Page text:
The way in which Europe will overcome the crisis will decide its long term development into a political union, its governance and, in reality, its place in the world in the 21st century.
French President Nicolas Sarkozy has in the space of just a few months provided it with a role that it never had before. But if we do not want this new start to be just an ephemeral event the Union must now prove that it is able to establish a common economic policy; this means launching a European recovery plan to fight against economic depression. This may include what will define the Europe of tomorrow – for example energy security and the vital European distribution network that has to be built in Central Europe, leading edge technologies in the aerospace industry, nanotechnologies or the environment, transport infrastructures to open up a continent that is still greatly divided from a geographic point of view.
We are aware of Germany's reticence and we can understand why. After having succeeded applying a series of difficult reforms that others have not managed to do in time Germany had just started to reap the benefits of its hard toil – but now the financial crisis has hit the country head on. Three of the biggest regional banks have asked for the Federal State's guarantee and have asked for help from their regional shareholders. The giant BASF has announced the temporary standstill of its 80 factories, car manufacturers are reviewing their forecasts, the chemical and steel industries are forecasting a fall in production. In spite of a bank guarantee plan to a total of 480 billion euro and measures to support the economy of up to 32 billion euro over two years growth has come to an abrupt halt under the influence of the major decline in exports that in fact provide the main dynamic. However voices are being raised in Germany in line with calls from the IMF for more ambitious and more European measures.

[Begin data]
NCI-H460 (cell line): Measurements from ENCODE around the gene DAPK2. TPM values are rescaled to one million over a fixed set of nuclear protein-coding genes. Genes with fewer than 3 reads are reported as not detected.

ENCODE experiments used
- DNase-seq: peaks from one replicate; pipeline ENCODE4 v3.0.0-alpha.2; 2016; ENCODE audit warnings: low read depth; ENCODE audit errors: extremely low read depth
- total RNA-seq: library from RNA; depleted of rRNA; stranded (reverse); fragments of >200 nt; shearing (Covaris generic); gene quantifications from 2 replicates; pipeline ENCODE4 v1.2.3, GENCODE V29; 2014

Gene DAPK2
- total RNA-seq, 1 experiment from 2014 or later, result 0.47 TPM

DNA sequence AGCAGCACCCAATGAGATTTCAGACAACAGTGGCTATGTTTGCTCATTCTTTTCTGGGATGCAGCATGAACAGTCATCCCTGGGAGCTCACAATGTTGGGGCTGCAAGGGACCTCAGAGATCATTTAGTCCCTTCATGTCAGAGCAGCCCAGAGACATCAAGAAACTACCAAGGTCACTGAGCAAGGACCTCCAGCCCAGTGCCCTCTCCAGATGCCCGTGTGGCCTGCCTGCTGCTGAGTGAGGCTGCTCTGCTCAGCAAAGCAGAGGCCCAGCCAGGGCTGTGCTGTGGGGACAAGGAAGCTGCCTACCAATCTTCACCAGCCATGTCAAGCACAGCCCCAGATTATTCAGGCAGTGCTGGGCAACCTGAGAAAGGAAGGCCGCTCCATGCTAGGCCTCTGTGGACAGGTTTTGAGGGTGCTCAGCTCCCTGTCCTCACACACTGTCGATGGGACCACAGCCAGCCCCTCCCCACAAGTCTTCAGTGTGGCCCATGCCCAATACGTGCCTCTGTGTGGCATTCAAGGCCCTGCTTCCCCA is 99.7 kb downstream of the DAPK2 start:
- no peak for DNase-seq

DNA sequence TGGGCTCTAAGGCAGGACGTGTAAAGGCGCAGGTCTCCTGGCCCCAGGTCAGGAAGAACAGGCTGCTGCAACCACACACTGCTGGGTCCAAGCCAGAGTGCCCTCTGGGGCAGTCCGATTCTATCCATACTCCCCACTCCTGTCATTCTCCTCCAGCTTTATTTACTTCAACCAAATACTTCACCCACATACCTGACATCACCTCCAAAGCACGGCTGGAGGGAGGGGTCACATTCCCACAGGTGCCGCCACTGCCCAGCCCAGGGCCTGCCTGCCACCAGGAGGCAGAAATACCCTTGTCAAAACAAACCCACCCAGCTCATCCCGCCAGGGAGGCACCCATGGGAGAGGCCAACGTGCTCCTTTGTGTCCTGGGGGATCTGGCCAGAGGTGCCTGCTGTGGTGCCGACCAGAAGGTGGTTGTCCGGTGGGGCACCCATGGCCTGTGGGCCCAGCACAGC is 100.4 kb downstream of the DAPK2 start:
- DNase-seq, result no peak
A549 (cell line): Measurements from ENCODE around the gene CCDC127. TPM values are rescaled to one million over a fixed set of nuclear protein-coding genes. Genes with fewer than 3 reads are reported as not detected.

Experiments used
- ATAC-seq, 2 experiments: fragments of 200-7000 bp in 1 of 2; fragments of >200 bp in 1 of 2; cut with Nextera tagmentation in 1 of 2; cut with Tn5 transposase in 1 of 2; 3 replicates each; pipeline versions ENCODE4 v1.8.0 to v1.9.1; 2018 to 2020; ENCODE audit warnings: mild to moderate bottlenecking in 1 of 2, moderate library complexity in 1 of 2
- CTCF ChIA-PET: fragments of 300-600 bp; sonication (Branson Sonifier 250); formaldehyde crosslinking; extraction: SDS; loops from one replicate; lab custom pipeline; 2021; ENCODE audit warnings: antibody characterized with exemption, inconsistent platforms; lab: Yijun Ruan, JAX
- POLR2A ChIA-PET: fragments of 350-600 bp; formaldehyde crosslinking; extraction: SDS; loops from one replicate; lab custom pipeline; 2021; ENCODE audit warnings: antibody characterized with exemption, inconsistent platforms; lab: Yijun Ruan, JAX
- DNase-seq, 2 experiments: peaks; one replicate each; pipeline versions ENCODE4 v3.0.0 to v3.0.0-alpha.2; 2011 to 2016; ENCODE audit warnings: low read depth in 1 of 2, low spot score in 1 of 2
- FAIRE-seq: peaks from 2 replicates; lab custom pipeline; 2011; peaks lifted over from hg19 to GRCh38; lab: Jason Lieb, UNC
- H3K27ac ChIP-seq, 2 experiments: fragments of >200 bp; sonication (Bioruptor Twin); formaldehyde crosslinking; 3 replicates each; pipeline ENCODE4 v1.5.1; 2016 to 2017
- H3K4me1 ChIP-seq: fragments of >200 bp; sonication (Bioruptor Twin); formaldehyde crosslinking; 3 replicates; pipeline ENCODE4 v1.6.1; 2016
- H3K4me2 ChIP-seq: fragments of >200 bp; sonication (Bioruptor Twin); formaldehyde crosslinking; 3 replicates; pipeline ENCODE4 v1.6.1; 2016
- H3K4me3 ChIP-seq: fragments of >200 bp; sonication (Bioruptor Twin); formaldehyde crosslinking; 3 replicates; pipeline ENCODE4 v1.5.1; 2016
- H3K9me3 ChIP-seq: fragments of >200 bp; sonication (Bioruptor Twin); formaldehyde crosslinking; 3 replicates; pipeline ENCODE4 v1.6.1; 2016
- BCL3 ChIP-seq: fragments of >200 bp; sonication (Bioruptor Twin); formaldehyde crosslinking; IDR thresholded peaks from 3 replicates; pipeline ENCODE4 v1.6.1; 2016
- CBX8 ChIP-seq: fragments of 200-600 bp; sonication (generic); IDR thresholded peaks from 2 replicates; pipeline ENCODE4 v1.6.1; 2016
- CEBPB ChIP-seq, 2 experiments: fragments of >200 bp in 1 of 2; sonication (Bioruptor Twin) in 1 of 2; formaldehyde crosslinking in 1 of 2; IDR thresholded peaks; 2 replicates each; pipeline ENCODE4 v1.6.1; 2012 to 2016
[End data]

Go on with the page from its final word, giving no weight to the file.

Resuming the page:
Chancellor Angela Merkel does not like to rush and she especially dislikes having to decide under pressure. But to date she has not been doing so badly! But what is now at stake is the ability of the major European economies to decide together with regard to the economy and finances. The issue is just as much continental as it is political and it involves the entire Union. She is therefore facing a difficult choice before an electoral year which also promises to be no less challenging. One of her predecessors, Helmut Kohl, – the memory of whom will remain in history - was forced on several occasions into the same position but he always tended towards his intuition as a committed Rhineland European. He systematically opted for the European wager preferring the construction of Europe to the mirage of short-term German national interests. Incidentally this is how Germany won its place back amongst the leaders. It is now up to Angela Merkel to make the same choice and up to France to make this possible. A Franco-German plan open to those who want to join to revive and support investment in strategic economic sectors would have significant impact. The Franco-German Council of Ministers on 24th November is therefore particularly important for Europe as a whole.